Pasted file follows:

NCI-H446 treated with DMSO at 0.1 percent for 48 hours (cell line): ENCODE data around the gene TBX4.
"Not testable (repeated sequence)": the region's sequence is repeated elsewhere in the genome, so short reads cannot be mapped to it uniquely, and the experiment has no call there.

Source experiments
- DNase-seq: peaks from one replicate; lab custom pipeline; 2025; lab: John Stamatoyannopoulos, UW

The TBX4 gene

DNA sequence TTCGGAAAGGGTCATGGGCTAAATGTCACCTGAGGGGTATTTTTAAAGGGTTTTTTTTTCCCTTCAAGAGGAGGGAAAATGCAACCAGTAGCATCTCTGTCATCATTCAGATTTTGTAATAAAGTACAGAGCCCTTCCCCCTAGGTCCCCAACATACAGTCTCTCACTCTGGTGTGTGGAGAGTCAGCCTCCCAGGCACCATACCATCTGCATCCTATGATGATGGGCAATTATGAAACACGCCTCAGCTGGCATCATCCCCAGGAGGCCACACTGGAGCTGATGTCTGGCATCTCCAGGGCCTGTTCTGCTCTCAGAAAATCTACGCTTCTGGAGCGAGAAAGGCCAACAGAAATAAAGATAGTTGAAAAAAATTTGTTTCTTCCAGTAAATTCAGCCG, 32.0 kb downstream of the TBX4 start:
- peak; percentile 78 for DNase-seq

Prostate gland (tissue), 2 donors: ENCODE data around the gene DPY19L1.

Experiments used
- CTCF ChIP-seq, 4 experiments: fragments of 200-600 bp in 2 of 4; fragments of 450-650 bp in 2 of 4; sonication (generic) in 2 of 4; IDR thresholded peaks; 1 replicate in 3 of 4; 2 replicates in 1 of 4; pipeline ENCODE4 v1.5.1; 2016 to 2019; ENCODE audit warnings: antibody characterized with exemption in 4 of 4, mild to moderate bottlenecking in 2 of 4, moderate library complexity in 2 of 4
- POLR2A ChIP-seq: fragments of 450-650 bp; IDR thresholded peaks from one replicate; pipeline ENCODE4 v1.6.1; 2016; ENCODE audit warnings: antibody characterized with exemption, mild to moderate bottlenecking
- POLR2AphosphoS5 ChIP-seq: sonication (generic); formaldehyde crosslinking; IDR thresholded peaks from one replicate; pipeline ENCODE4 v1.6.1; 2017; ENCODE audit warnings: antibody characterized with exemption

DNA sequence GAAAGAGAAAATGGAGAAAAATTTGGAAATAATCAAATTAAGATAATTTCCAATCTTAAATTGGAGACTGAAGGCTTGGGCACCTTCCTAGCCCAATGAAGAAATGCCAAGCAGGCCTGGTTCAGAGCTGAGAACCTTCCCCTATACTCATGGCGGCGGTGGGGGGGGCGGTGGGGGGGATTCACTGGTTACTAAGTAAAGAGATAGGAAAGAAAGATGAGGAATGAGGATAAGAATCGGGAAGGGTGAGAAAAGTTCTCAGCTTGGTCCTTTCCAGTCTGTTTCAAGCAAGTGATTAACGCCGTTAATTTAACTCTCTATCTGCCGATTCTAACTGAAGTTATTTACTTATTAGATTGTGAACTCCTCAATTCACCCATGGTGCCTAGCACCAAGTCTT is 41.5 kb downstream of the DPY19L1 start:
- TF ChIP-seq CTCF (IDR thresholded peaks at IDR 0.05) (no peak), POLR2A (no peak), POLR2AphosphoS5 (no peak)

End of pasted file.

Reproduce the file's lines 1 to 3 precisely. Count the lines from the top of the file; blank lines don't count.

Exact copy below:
NCI-H446 treated with DMSO at 0.1 percent for 48 hours (cell line): ENCODE data around the gene TBX4.
"Not testable (repeated sequence)": the region's sequence is repeated elsewhere in the genome, so short reads cannot be mapped to it uniquely, and the experiment has no call there.

Source experiments